Each year when the San Francisco 49ers begin training camp, I often feel like a kid standing outside the toy store watching others cram video game systems and new bicycles into large shopping carts. The fortunate, the fans with practice tickets and the 49er beat reporters, can observe and watch the team grow.

For a football junkie without a way to attend practice, I feel empty and unfulfilled without being there to make a proper evaluation.

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I can't, in good conscience and fairness to readers, watch sporadic tape of practice and provide a fair analysis of the competition. Watching highlights isn't the same as taking notes during a live game or crunching film.

I can, however, note the continuing metamorphosis that is happening at 4949 Centennial Boulevard, and the start of another football season full of positive vibrations.

General manager John Lynch and head coach Kyle Shanahan have installed three key factors that place the 49ers in a prime situation for future success.

The Coaching Staff Remained the Same


Consistency is critical in all sport; consistent perfect practice makes perfect. Unfortunately, when teams cycle through coaches and coordinators, there is little time to build a threatening offense or dominant defense.

No 49er knows how crucial it is to keep a system better than 12-year veteran tackle Joe Staley.

"It's huge. Not only just the four years, I think this is the eight (coordinator) in 12 years," said Staley on July 26, 2018. "I haven't really had that here, besides Harbaugh's era. We really didn't have years where we were going into the season with the coordinating staff being the same. It's nice not having to open up a playbook and just basically learn terminologies."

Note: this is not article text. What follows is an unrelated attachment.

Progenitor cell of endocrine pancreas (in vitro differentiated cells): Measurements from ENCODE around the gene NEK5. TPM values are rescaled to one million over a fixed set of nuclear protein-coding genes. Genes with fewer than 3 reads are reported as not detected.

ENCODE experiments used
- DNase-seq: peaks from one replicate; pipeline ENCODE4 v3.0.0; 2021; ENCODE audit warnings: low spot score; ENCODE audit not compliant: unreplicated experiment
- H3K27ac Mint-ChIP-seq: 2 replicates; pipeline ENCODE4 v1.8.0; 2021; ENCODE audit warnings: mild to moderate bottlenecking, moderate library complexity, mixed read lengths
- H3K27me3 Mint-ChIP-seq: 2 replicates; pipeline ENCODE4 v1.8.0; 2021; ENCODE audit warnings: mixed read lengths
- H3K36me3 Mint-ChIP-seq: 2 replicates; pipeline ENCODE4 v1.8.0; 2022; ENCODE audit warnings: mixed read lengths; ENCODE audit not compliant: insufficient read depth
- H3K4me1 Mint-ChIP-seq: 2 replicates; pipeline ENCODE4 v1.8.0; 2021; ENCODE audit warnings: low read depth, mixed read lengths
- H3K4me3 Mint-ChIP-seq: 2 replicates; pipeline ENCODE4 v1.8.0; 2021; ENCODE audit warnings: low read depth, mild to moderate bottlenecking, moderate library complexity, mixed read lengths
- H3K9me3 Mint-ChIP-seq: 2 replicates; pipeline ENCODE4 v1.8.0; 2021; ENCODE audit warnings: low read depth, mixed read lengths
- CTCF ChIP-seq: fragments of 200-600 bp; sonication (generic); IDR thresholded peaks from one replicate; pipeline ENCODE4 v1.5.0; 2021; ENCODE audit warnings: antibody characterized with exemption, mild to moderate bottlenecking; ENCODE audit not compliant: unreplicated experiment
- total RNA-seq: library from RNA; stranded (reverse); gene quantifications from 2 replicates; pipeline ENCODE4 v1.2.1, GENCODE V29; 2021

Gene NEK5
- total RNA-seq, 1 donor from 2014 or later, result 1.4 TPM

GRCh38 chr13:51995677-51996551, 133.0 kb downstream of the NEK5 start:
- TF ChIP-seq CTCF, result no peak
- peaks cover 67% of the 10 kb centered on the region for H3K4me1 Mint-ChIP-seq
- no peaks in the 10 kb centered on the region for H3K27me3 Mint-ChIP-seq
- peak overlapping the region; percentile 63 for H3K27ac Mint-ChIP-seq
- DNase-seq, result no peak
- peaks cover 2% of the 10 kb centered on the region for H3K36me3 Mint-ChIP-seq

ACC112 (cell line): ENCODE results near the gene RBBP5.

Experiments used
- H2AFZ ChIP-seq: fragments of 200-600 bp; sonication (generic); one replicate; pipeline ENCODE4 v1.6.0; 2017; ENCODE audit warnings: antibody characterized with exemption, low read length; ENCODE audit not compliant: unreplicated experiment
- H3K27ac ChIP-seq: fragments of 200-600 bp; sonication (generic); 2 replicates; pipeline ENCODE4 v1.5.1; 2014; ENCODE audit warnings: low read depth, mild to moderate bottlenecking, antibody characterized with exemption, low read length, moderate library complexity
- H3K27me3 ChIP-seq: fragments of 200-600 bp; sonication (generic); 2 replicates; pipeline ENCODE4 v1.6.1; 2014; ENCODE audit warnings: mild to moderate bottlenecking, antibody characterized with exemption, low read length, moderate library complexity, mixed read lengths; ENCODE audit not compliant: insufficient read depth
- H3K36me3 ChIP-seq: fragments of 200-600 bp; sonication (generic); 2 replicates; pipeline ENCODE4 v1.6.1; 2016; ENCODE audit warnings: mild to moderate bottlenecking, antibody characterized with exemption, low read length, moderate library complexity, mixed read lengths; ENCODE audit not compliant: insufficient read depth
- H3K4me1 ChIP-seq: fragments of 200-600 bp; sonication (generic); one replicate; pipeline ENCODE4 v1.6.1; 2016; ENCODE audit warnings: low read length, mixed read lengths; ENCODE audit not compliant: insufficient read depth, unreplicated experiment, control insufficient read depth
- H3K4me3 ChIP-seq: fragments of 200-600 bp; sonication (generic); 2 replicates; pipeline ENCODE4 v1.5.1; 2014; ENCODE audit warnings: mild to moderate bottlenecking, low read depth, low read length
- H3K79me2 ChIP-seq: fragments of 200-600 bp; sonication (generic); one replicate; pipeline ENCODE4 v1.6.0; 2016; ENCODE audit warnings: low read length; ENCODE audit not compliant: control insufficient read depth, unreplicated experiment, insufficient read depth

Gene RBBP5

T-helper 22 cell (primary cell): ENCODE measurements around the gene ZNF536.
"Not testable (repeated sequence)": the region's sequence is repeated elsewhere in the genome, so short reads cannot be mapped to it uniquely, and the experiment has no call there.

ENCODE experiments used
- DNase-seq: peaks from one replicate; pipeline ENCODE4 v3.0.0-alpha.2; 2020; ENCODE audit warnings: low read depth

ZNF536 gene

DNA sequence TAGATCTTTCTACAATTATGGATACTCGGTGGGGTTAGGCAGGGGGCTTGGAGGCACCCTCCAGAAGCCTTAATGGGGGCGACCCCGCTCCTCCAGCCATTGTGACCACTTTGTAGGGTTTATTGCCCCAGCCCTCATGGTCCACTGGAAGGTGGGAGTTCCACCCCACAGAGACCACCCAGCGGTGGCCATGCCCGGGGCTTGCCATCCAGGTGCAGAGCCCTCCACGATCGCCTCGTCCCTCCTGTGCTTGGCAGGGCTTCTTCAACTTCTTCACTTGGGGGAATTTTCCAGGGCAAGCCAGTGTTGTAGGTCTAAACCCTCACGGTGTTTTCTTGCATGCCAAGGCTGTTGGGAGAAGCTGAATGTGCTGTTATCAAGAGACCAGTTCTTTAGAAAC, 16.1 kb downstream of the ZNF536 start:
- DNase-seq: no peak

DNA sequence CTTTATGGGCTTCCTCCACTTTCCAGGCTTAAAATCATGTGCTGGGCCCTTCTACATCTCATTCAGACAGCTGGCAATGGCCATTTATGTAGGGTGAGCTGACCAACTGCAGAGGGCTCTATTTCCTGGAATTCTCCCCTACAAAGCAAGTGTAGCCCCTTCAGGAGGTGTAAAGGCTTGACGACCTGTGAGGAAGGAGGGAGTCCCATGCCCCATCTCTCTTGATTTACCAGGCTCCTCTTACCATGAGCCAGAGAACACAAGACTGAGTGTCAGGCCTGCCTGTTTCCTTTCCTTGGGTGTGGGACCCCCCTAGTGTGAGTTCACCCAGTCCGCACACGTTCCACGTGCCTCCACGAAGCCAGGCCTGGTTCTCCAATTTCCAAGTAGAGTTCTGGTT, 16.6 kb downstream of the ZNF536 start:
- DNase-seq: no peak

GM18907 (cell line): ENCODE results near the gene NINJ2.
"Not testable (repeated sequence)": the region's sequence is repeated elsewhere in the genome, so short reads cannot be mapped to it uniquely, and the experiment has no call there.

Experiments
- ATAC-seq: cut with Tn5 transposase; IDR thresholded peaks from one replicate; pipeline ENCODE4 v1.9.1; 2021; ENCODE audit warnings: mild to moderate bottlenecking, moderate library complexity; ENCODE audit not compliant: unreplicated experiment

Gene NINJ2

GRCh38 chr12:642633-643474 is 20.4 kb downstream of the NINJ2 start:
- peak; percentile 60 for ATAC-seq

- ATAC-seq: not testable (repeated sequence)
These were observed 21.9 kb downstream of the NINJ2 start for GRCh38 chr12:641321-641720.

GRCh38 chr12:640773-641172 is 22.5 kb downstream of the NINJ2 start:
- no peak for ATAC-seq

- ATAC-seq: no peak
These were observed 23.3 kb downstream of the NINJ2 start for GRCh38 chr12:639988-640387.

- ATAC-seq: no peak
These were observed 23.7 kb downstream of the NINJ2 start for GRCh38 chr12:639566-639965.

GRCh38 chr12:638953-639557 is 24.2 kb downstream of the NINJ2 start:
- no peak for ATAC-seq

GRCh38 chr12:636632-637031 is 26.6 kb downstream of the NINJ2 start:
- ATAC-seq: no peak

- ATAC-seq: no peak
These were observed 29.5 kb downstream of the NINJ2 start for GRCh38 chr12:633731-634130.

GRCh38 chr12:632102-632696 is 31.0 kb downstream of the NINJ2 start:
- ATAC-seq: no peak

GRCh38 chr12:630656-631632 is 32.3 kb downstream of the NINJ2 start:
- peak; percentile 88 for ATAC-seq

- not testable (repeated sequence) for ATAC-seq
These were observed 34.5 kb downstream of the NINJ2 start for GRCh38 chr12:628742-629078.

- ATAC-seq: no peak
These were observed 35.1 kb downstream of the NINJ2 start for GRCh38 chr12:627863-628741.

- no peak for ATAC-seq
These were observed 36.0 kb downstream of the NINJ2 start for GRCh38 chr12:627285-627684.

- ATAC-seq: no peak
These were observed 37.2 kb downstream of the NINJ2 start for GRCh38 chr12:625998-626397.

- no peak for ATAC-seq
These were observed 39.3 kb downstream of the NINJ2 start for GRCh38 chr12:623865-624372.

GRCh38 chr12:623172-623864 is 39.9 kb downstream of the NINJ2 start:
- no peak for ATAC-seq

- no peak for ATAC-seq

Any professional quarterback should be able to take a five-step drop and hit an out route in his sleep. It's a different story when the call for an out route differs each year and gets exponentially harder depending on the secondary's coverage.

"Just the situation I was in last year was so difficult because you're preparing for a defense that you're learning in a week, but at the same time, you're learning brand new calls, new verbiage, all that stuff," said quarterback Jimmy Garoppolo during a July 25, 2018 press conference. "So, it was combining all of that into one that made it so difficult. Being able to start from the ground up and learn the why's of the offense, how it all ties together, how one play helps dictate the next play, it just makes more sense."

The 49ers' defense will remain consistent with last year's playbook, allowing veterans to improve fundamentals and defensive coordinator Robert Saleh to use more of his scheme to harass the opposition on Sunday.

"The fundamentals and the techniques and the standard that which we're trying to get our guys to operate, that doesn't change," said Saleh. "They're owning the scheme and mastering their responsibility, that doesn't change. So, none of that really changes. The challenge is for players now to take it and make it theirs here in the second year. When they make it, they'll just grow and just get faster."

Jed York: The New Silent Partner